Peace efforts in the Middle East, the current economy and the desire to maintain permanent dialogue between France and the Holy See were the subject of a meeting held between Pope Benedict XVI and French President Nicolas Sarkozy at the Vatican on Friday morning.

A communique from the Vatican Press Office announced on Oct. 8 that both the French president and the Pope engaged in a “cordial discussion” which touched on various topics, including the role of Christians in various countries and the task of getting a broader swath of countries involved in multilateral organizations.

The two also addressed the “ethical and social dimension” of economic problems, in the light of the Pontiff's encyclical, “Caritas in veritate.”

“Having then recalled His Holiness' apostolic trip to Lourdes and Paris in 2008, and President Sarkozy's visit to the Vatican of the preceding year, the two men reiterated their joint desire to maintain permanent dialogue at various institutional levels, and to continue constructive collaboration on matters of mutual interest,” the statement read.

President Sarkozy's visit comes on the heels of a situation brought about by tighter restrictions by the French government on camps of undocumented Roma-ethnicity peoples, some 200 of whom were expelled from the country in August. Following the incident, the Pope gave encouragement to French pilgrims in an audience shortly after the fact to "accommodate legitimate human diversities" as a critique of their policy. According to the French paper La Croix, Sarkozy also has an interest in trying to win Catholic votes ahead of elections, which are scheduled for 18 months from now.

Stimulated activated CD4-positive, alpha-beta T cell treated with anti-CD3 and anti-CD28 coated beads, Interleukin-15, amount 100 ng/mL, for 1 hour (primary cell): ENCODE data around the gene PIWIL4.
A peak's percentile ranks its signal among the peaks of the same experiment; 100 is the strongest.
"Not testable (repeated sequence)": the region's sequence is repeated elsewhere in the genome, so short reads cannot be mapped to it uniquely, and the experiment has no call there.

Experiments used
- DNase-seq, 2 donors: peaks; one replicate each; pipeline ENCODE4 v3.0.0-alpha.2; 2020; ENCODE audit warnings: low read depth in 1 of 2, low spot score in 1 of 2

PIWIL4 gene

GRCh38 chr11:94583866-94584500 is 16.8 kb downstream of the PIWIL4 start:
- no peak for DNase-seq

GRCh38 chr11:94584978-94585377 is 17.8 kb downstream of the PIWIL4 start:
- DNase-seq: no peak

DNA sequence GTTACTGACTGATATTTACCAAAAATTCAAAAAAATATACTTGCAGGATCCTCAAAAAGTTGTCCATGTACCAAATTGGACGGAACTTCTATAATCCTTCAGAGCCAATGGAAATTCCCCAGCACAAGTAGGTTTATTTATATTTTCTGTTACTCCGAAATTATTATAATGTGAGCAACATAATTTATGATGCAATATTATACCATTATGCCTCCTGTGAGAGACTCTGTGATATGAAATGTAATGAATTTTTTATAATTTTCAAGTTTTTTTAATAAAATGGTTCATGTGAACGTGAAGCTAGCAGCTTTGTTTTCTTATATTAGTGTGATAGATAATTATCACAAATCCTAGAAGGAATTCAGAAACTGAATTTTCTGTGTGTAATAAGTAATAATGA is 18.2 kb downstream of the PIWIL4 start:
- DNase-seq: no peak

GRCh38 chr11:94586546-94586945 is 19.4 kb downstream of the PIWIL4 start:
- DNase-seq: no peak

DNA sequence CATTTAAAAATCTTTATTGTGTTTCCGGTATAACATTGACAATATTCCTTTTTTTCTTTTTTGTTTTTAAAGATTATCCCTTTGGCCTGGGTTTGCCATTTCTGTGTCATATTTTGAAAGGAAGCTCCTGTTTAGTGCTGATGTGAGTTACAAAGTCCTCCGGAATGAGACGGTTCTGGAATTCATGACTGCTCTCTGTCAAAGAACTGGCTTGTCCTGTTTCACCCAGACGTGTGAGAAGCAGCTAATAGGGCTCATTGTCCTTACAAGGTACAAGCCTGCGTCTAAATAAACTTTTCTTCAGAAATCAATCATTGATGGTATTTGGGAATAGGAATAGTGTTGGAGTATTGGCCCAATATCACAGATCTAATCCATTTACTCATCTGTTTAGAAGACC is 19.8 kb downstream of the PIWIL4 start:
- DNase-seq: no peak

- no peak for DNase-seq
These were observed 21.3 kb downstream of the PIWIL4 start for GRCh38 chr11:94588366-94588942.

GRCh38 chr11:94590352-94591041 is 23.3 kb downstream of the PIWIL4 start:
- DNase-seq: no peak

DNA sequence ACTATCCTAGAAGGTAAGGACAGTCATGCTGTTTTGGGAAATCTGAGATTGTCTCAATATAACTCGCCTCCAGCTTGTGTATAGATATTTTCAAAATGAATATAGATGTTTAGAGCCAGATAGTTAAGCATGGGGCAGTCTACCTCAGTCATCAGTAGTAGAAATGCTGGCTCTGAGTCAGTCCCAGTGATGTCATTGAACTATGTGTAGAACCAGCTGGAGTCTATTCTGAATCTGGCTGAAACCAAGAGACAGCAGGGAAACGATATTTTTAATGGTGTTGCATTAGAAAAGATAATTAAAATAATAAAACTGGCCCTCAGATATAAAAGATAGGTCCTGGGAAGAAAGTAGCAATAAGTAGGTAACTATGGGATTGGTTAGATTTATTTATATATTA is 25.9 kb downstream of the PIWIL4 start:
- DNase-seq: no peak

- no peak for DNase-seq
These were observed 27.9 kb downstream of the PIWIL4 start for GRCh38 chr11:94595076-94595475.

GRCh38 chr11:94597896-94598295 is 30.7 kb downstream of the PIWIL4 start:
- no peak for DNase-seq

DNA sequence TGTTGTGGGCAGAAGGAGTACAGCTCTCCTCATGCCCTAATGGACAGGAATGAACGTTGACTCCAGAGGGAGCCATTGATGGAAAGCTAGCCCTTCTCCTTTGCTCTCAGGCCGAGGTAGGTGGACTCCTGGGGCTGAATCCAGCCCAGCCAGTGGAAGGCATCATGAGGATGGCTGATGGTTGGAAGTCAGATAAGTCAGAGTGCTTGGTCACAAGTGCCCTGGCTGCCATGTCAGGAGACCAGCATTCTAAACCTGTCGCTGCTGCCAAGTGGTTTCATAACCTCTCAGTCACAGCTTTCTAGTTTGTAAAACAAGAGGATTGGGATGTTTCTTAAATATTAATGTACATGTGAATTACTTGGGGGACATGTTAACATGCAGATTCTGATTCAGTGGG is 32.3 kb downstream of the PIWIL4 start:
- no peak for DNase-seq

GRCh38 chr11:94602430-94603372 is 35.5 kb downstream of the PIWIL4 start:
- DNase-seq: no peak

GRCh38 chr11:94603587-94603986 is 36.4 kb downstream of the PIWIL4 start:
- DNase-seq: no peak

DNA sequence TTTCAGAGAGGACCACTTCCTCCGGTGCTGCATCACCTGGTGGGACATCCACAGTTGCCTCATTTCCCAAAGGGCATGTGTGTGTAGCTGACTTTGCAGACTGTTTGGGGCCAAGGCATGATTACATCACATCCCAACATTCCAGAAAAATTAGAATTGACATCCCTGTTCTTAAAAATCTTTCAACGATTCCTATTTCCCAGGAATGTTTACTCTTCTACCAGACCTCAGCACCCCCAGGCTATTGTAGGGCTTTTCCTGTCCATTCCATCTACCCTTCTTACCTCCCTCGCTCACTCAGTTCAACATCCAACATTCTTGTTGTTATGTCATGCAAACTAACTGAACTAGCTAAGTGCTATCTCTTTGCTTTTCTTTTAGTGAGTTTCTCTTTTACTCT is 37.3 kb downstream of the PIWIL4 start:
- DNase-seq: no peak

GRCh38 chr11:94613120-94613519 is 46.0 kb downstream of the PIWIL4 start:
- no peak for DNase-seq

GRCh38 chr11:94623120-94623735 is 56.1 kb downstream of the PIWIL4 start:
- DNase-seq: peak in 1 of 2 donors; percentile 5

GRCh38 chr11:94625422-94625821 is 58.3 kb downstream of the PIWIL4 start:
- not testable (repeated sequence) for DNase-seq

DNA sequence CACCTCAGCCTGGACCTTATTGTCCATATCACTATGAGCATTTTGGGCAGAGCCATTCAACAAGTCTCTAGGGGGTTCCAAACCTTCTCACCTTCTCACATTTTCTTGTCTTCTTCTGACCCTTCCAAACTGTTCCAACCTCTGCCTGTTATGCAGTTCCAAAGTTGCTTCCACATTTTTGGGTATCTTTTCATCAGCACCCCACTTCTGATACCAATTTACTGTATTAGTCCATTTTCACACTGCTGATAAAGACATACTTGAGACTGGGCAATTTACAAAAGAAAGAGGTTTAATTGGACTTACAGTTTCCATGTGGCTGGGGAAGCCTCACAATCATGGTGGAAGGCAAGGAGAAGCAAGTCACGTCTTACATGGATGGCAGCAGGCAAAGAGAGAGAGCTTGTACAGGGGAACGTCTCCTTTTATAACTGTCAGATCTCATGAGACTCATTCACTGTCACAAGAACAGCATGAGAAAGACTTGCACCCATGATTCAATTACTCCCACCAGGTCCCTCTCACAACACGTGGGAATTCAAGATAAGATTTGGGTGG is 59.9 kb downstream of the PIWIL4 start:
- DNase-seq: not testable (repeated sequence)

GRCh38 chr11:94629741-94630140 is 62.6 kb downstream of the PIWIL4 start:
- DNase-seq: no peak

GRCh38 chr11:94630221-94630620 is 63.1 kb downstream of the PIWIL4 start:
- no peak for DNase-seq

During their meeting, the two also discussed the international political situation, including peace efforts in the Middle East. Relations between the Muslim world and France have been tense ever since
the French government instituted a country wide ban on Muslim women wearing the burqa and any other full face covering veil.

After France's National Assembly and Upper House of Parliament voted largely in favor of the ban, the country's Constitutional Council endorsed the measure on Oct. 7 – a move that eliminates any legal barrier from the ban being enforced as law.

Agence France Presse reported that although the council upheld the ban as constitutional, it included an amendment ruling the measure as ineffective in public places of worship to avoid violating the freedom of religion.